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CHILDREN'S HOSPITAL: FOLLOW FIREWORKS SAFETY TIPS FOR A SAFE FOURTH OF JULY

 CHILDREN'S HOSPITAL: FOLLOW FIREWORKS SAFETY TIPS
 FOR A SAFE FOURTH OF JULY
 SEATTLE, June 26 /PRNewswire/ -- Children's Hospital and Medical Center in Seattle, the Seattle Poison Center and the Washington chapter of the American Academy of Pediatrics urge parents and others to heed fireworks bans this Fourth of July holiday to prevent injuries and fires, Children's Hospital said today. Parents also are urged to be good role models to their children by reinforcing with them the importance of fireworks purchasing and use prohibitions and not flaunting those restrictions themselves.
 However, the organizations realize that many people will choose to use fireworks, legally or not, to celebrate Independence Day. Here are some safety tips to help ensure a safe and enjoyable Fourth:
 -- One of the safest ways to take in the color and noise of the national celebration is to watch one of the numerous free public fireworks displays.
 -- Parents should supervise all fireworks activities. Fireworks are not toys. Keep children away from lit and unlit fireworks.
 -- Always read instructions carefully. Improper use of fireworks can cause injuries such as burns, abrasions and lacerations.
 -- Have a bucket of water, hose or a fire extinguisher nearby.
 -- Never approach or try to re-ignite malfunctioning fireworks. Pour water over them to soak and then throw them away.
 -- Use fireworks outdoors only, preferably in an open area away from homes and burnable materials such as dry vegetation.
 -- Light only one firework at a time.
 -- Never give fireworks, including sparklers, to young children. Ignited sparklers can reach temperatures of up to 1,000 degrees Fahrenheit at the tip. They should always be held at arm's length. Extinguish them in a bucket of water after use. Sparklers are the leading cause of fireworks injuries to children. They should never be used by children under age 3.
 -- Never shoot fireworks in or from a metal or glass container.
 -- Never use illegal or unlabeled fireworks, which are responsible for most of the serious fireworks injuries. Among illegal fireworks are M-80s, M-100s, bottle rockets, silver salutes, cherry bombs and "quarter-sticks." Class C Common Fireworks generally are approved for sale by federal and local governments, however, regulations do vary in different jurisdictions. Check with your local fire department to find out which fireworks are illegal in your area. Fire officials say you can assume that all fireworks offered for sale at licensed stands are legal for use.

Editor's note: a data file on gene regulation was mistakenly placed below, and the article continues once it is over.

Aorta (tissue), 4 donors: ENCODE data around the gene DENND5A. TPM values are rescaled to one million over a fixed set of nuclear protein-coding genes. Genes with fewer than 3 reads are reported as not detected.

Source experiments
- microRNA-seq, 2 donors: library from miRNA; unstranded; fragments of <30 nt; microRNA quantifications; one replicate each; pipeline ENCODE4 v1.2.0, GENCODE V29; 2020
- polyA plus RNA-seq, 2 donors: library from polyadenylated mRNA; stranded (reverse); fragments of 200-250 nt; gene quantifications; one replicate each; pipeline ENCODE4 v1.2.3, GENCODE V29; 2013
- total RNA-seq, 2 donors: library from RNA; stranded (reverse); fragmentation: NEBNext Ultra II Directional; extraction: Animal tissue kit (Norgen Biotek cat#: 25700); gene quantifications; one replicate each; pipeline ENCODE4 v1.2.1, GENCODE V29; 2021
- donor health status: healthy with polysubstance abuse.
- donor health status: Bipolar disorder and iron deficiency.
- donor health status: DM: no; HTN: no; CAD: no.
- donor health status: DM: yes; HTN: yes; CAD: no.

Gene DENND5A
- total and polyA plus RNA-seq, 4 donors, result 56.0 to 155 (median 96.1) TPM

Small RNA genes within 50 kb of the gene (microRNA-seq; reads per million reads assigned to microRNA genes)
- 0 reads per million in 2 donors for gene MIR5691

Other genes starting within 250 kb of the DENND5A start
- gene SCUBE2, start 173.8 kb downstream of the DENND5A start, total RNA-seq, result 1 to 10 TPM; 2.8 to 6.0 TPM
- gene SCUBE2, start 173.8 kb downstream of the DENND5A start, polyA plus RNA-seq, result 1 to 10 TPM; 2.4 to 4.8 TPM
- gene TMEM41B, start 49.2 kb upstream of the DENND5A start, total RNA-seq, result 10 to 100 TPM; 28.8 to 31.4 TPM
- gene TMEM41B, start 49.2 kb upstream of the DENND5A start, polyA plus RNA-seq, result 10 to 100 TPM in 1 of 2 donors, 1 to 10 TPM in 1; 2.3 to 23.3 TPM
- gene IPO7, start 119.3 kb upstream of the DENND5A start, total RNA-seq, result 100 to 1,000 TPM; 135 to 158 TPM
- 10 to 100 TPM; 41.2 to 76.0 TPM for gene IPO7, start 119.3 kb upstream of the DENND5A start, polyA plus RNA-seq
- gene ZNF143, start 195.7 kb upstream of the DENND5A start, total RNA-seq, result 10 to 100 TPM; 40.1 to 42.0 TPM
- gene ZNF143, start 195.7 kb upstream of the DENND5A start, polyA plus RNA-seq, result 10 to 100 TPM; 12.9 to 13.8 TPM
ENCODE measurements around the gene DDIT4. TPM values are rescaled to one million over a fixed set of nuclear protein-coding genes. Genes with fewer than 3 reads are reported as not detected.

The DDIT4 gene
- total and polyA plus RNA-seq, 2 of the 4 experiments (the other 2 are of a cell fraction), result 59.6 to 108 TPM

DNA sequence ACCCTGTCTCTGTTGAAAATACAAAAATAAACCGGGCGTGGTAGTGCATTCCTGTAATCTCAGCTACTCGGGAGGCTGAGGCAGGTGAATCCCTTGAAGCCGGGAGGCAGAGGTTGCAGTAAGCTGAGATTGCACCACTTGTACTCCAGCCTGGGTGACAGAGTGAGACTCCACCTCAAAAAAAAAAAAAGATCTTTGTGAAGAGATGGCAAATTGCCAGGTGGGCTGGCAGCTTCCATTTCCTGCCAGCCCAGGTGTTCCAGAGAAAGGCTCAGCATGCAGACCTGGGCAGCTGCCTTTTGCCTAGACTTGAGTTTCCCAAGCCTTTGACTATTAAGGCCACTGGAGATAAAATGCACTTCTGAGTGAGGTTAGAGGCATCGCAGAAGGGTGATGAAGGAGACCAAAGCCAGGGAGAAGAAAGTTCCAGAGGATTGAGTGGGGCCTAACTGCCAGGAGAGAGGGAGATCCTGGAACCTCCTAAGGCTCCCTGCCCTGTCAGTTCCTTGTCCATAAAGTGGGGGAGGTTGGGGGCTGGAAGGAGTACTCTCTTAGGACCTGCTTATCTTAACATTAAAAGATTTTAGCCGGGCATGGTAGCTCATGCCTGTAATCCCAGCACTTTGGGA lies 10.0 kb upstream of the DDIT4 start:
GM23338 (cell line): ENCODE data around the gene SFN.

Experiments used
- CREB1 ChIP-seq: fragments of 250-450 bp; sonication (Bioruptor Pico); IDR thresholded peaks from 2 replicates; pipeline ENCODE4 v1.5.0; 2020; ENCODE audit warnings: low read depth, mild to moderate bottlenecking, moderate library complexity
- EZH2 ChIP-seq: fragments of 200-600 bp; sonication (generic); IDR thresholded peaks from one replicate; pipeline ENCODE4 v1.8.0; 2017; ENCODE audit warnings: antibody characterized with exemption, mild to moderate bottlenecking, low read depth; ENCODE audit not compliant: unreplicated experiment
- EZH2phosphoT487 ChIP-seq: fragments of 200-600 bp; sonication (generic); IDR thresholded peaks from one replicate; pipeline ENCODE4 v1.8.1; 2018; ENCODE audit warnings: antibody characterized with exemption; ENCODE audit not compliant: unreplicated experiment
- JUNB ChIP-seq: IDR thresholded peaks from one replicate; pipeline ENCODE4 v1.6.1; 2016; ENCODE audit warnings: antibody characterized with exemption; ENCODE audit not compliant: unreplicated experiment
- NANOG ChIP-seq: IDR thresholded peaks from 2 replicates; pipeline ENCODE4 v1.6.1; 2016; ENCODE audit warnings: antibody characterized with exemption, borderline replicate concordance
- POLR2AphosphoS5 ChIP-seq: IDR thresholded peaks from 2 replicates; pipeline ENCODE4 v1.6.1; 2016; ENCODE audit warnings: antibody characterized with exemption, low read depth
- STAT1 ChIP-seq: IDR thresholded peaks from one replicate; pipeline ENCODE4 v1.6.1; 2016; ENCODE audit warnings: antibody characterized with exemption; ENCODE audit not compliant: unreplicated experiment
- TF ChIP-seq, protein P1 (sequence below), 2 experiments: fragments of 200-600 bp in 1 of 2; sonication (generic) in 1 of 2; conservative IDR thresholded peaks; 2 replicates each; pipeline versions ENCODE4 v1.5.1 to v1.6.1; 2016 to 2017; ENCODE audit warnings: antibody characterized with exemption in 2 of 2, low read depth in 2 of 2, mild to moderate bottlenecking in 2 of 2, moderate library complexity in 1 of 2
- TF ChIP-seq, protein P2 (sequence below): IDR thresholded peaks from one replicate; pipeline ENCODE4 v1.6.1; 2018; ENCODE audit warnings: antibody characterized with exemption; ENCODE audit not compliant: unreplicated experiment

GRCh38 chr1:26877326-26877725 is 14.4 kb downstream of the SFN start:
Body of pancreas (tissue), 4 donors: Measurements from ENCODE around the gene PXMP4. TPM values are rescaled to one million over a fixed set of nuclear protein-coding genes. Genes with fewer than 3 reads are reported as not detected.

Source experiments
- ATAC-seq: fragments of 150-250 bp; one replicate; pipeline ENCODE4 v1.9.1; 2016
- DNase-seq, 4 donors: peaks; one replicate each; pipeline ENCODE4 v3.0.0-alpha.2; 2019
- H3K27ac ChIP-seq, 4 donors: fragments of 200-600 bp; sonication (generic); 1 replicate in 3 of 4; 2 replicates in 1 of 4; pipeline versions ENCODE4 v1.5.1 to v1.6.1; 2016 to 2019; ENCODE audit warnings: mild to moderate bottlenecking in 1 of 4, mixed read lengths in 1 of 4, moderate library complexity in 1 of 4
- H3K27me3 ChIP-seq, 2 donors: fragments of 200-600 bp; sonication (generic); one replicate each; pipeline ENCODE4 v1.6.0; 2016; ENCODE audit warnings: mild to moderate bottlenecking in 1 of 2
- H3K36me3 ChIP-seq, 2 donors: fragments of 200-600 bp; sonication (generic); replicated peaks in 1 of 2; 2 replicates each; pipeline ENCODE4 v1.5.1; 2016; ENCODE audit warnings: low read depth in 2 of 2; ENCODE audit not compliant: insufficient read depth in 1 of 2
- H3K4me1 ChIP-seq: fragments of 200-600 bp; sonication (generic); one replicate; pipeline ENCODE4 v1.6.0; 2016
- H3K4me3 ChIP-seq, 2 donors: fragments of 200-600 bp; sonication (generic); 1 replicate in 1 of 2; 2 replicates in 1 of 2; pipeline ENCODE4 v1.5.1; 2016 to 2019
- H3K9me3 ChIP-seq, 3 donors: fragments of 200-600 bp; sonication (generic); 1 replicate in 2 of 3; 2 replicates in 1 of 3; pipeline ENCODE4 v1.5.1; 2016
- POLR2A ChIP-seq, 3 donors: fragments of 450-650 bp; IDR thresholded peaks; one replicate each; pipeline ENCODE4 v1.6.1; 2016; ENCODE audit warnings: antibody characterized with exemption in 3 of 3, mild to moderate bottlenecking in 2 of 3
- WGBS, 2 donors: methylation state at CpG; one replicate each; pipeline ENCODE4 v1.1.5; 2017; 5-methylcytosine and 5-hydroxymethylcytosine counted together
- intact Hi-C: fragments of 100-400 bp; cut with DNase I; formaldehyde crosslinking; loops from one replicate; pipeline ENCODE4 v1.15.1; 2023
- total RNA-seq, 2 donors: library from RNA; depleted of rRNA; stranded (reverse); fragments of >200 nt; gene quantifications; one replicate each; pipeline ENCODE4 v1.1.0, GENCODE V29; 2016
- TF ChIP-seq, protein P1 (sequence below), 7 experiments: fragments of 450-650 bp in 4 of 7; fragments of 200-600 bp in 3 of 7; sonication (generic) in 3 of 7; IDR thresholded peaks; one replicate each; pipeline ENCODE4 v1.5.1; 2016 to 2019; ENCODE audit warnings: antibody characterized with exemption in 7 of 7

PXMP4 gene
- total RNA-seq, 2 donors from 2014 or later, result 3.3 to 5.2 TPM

-- Never try to make fireworks from kits. Mixing chemical powders can be dangerous.
 -- Fireworks can frighten children and animals. Take young children inside if they are uncomfortable or become frightened. Keep pets in a dark, quiet room during fireworks displays.
 -- Home fireworks displays are usually begun after most young children's bedtimes. Children who stay up may be overtired and excitable, so it's important that adults know where children are at all times.
 -- Some fireworks contain toxic chemicals. If an exposure occurs, call your local poison center.
 According to the state Fire Protection Services, 275 persons were treated for fireworks-related injuries at 85 hospitals throughout Washington last year. Burns accounted for 78 percent of injuries, and the greatest number of injuries occurred to children ages six to 11. Most injuries occurred to the eyes, hands, fingers and face. Among legal fireworks, "jumping jacks" accounted for most injuries (22 percent). Among Class C fireworks not legal for sale in Washington, most injuries were attributed to "bottle rockets" (41 percent). More than 600 fires caused by fireworks resulted in almost $2.25 million in losses.
 In Seattle, 36 persons ages four to 43 were injured by fireworks last year, according to the city Fire Marshall Office's survey of eight hospitals. Most were injured while using illegal fireworks. Fireworks-related fires totalled 135 and caused $126,435 in damages.
 -0- 6/26/92
 /CONTACT: Dean Forbes of Children's Hospital and Medical Center, 206-368-4817/ CO: Children's Hospital and Medical Center; Seattle Poison Center;
 American Academy of Pediatrics ST: Washington IN: SU:


SC-JH -- SE003 -- 4206 06/26/92 12:00 EDT
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Date:Jun 26, 1992
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